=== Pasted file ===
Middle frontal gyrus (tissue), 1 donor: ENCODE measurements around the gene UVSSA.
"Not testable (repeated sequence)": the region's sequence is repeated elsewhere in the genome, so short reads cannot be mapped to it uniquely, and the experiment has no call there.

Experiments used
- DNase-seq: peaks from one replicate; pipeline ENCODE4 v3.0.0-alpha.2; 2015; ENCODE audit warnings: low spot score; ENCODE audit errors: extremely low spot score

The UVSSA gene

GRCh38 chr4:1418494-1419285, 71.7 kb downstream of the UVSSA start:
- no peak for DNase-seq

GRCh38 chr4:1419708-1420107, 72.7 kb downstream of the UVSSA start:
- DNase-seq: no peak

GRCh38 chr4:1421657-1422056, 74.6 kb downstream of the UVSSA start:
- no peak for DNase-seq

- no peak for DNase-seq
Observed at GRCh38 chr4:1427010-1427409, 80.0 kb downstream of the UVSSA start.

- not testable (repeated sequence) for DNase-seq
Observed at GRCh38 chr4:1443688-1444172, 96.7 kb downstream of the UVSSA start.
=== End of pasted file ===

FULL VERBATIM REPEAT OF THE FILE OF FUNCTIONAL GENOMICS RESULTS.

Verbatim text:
Middle frontal gyrus (tissue), 1 donor: ENCODE measurements around the gene UVSSA.
"Not testable (repeated sequence)": the region's sequence is repeated elsewhere in the genome, so short reads cannot be mapped to it uniquely, and the experiment has no call there.

Experiments used
- DNase-seq: peaks from one replicate; pipeline ENCODE4 v3.0.0-alpha.2; 2015; ENCODE audit warnings: low spot score; ENCODE audit errors: extremely low spot score

The UVSSA gene

GRCh38 chr4:1418494-1419285, 71.7 kb downstream of the UVSSA start:
- no peak for DNase-seq

GRCh38 chr4:1419708-1420107, 72.7 kb downstream of the UVSSA start:
- DNase-seq: no peak

GRCh38 chr4:1421657-1422056, 74.6 kb downstream of the UVSSA start:
- no peak for DNase-seq

- no peak for DNase-seq
Observed at GRCh38 chr4:1427010-1427409, 80.0 kb downstream of the UVSSA start.

- not testable (repeated sequence) for DNase-seq
Observed at GRCh38 chr4:1443688-1444172, 96.7 kb downstream of the UVSSA start.